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The biggest mistake made by agents

Overpricing a player in free agency can lead to the market drying up for the player’s services. Jack Bechta

Print This April 17, 2013, 10:30 AM EST

It’s easy for agents to take shots at another agent’s deal. However, that’s not my intention with this article so I won’t mention any specific contracts. However, there is still an unusual amount of high quality free agents on the street and it’s not always the fault of the system, the teams, the CBA or the player that they haven’t been signed and paid to date. Occasionally the agent is to blame and here is why:

Agents can be guilty of overpricing the player to the marketplace. Before a client hits the free agent market it’s vitally important for agents to do their research for 10 months leading up to the beginning of free agency. It’s important to establish a value for your client and his position based on what the market will bare. Talking with GMs, pro personnel directors, the NFLPA research department and team salary cap managers can accomplish this. They are all great resources for gathering intel about your client.

I usually start with teams that may not need my client, as they will give me an unbiased valuation. (BTW, is it tampering? Kind of! But it’s an acceptable practice between front office men and agents.) By the conclusion of the Combine in late February, an agent should have an approximate expectation/value for his client. At minimum he/she should know how many teams might be bidding on his services and have a contract floor established.

When his current team, the Bengals, offered my client, Guard Eric Steinbach, $25 million over 5 years ($10 million guaranteed) prior to his last contract year, I knew that would be my floor going into free agency because several non pro bowl guards were also getting that same deal, or more. I had several teams tell me that season they would be interested between $5 and 6 million per year and $10 to 12 million guaranteed range. By the conclusion of the Combine I had 5 teams lined up bidding for Eric’s services. I even compared notes with the agent representing another top rated guard who was also going to be a free agent. When the opening of free agency rolled around I got Eric a deal worth $50 million dollars, a $7.1 million per year with $17 million in guarantees. He made $23 million in his first 3 years. On this deal, everything went better than expected.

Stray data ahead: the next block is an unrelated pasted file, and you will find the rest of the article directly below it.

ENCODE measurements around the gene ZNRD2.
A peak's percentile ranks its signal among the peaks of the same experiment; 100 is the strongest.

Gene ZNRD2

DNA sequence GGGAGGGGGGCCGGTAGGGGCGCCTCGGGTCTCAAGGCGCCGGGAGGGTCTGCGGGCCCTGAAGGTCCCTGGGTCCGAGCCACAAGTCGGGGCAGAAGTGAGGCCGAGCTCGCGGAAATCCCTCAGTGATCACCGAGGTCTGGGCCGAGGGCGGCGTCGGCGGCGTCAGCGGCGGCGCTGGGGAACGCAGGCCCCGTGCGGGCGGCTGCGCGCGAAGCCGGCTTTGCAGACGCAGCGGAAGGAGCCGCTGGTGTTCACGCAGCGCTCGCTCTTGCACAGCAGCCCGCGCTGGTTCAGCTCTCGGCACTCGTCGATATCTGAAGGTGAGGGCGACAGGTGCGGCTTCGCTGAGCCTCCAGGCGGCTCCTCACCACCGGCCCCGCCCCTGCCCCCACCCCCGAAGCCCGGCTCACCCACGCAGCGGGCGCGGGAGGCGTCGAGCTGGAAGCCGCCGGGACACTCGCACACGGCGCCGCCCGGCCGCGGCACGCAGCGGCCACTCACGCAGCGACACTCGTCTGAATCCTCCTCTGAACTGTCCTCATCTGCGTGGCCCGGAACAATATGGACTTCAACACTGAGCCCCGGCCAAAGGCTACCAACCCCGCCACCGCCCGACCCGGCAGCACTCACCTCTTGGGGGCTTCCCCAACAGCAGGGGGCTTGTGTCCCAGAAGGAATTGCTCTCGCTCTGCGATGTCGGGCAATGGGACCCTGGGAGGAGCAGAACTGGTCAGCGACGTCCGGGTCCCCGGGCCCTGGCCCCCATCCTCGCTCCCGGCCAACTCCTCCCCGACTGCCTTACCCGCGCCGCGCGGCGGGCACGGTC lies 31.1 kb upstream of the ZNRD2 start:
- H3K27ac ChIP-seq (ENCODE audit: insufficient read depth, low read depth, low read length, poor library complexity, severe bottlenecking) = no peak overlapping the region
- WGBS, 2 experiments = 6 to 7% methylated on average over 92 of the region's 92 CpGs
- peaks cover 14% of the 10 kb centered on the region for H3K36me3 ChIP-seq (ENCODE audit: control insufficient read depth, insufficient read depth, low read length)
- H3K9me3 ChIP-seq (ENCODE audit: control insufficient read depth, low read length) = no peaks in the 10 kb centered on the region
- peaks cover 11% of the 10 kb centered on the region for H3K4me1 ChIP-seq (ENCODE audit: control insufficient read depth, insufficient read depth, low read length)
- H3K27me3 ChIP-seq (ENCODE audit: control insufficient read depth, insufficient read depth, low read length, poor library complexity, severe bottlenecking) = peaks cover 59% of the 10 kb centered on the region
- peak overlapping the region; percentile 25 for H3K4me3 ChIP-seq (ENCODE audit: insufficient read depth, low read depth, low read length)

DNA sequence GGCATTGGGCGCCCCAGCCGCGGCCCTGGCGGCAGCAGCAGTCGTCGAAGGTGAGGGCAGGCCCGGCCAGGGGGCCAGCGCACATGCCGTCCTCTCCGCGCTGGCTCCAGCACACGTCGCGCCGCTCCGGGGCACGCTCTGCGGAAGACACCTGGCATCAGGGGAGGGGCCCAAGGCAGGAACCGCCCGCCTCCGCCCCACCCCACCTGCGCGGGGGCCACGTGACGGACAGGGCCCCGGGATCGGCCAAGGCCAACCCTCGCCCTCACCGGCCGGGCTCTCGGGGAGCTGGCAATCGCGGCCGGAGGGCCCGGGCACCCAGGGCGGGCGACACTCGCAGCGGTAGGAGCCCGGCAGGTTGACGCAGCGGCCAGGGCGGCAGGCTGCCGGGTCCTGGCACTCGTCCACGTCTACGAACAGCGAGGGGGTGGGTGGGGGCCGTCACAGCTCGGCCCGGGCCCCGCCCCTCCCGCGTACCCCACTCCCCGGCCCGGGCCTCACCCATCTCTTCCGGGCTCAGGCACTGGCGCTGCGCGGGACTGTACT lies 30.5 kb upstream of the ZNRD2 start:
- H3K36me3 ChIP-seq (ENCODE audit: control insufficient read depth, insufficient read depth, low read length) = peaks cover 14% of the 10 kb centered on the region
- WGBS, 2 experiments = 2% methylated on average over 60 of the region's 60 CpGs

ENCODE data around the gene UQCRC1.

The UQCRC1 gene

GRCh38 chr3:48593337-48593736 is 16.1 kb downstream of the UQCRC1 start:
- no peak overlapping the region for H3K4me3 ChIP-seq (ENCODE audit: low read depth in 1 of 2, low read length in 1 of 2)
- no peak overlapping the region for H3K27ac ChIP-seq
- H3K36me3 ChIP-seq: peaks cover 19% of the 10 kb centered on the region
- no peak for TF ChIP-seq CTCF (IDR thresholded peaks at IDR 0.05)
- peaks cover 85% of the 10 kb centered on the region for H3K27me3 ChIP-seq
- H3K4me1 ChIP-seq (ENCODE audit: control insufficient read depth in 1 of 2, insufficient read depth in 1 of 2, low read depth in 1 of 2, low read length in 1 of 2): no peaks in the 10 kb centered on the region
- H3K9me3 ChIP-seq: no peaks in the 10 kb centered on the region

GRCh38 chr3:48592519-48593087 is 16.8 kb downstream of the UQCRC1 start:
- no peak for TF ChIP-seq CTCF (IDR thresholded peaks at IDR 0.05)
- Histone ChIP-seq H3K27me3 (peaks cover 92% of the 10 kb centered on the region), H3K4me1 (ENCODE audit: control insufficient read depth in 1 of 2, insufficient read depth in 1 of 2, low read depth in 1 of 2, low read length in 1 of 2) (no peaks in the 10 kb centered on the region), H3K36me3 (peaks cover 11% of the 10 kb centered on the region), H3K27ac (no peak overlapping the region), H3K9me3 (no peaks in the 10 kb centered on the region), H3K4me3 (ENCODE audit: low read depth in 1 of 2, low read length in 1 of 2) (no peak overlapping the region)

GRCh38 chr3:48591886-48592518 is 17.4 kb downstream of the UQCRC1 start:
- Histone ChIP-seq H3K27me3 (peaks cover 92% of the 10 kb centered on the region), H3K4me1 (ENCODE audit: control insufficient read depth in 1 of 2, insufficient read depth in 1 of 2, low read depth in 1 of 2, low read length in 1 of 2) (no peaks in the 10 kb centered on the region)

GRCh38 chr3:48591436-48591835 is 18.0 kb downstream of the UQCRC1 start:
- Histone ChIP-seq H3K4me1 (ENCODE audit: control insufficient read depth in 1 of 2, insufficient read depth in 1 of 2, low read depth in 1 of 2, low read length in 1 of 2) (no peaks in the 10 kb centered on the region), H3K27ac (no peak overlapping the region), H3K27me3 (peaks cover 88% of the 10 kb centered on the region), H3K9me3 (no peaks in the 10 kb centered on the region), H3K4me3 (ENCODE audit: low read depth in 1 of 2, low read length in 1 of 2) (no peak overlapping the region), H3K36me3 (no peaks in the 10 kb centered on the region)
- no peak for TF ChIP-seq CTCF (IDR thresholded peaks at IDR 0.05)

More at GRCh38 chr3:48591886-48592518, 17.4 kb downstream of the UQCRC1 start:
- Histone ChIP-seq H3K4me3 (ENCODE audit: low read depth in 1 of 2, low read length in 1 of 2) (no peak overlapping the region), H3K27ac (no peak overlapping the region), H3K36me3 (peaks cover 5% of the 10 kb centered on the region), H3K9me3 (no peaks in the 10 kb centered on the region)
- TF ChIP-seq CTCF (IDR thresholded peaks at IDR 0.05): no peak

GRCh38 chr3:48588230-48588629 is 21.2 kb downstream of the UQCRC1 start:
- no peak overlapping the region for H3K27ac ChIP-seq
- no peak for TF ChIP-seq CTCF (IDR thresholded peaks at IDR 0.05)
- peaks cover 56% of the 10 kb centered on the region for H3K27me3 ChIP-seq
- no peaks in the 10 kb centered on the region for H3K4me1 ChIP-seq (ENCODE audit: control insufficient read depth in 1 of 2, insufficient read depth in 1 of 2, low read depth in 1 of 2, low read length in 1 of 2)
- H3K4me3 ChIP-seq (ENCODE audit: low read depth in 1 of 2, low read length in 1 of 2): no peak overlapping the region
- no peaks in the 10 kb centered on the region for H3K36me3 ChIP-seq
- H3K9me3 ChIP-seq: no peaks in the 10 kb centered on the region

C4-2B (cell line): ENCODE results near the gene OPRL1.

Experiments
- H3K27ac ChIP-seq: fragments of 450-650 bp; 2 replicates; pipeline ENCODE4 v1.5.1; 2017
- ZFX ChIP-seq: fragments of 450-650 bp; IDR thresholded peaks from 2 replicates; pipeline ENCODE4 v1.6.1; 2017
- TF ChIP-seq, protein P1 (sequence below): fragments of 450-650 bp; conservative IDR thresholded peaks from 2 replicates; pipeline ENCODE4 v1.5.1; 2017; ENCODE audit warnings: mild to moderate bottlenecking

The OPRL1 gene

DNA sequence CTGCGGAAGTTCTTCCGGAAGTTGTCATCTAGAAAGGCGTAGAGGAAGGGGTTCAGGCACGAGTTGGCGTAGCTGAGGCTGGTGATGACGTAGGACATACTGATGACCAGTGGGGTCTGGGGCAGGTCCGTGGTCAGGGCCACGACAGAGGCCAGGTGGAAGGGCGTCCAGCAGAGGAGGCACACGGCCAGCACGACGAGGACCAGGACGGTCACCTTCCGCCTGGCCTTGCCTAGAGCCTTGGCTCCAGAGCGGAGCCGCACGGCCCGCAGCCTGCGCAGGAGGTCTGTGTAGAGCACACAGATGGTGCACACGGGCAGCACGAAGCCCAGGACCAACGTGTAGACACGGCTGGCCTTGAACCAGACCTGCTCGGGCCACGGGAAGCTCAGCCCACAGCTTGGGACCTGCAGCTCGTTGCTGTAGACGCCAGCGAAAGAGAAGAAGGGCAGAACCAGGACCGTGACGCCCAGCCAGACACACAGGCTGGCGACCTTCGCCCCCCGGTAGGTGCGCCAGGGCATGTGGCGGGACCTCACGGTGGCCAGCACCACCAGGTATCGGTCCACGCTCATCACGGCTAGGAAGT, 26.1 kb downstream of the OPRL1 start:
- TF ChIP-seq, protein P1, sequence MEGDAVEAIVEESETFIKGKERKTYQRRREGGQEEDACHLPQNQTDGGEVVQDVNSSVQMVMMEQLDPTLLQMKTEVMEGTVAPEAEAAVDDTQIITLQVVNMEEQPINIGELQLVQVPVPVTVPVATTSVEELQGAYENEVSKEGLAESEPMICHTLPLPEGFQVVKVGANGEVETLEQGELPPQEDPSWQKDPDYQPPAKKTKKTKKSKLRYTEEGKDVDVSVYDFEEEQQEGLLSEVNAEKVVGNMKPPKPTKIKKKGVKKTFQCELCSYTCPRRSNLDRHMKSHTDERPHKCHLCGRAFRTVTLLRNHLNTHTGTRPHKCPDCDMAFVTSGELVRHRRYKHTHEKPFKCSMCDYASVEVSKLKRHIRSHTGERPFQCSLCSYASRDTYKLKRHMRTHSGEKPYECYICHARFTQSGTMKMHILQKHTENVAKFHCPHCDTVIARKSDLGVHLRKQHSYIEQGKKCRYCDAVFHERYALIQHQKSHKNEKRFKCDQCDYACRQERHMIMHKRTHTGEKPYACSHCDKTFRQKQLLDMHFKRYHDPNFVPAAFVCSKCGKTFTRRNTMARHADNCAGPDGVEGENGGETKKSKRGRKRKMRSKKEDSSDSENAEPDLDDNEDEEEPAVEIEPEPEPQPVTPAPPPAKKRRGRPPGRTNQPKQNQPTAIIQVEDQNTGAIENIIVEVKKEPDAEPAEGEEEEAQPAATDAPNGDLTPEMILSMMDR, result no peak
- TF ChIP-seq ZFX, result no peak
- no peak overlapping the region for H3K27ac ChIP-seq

It doesn’t always work that way though. Had I passed on that deal in hopes of even more, or waited just one more hour to pull the trigger, it would have evaporated and the Browns would have moved on to another guard. My next offer was with Tampa at about $5 to 5.5 million per year, who were going to move him to left tackle. At about 3pm on the first day of free agency my instincts said pull the trigger with the Browns. And it’s good I did because the other teams in the hunt for guards signed someone and moved on.

In my younger days as an agent I was probably guilty of overpricing a client but I learned my lesson quickly. Having a background in investment, I was programmed to listen to what the marketplace was telling me.

This year was an interesting year in free agency because the two prior years (non-capped year included) were complete anomalies. They didn’t provide us with the best of comps going into this year. Additionally, there was only a modest increase in the cap, which was practically flat. With the addition of ten new GM’s over the last two years (who historically don’t make huge free agency signings), and cheaper draft choices under the new CBA, it was a perfect recipe for a soft free agent market in 2013 (as I predicted here).

CONTINUE READING ABOUT FREE AGENCY ON PAGE TWO... 

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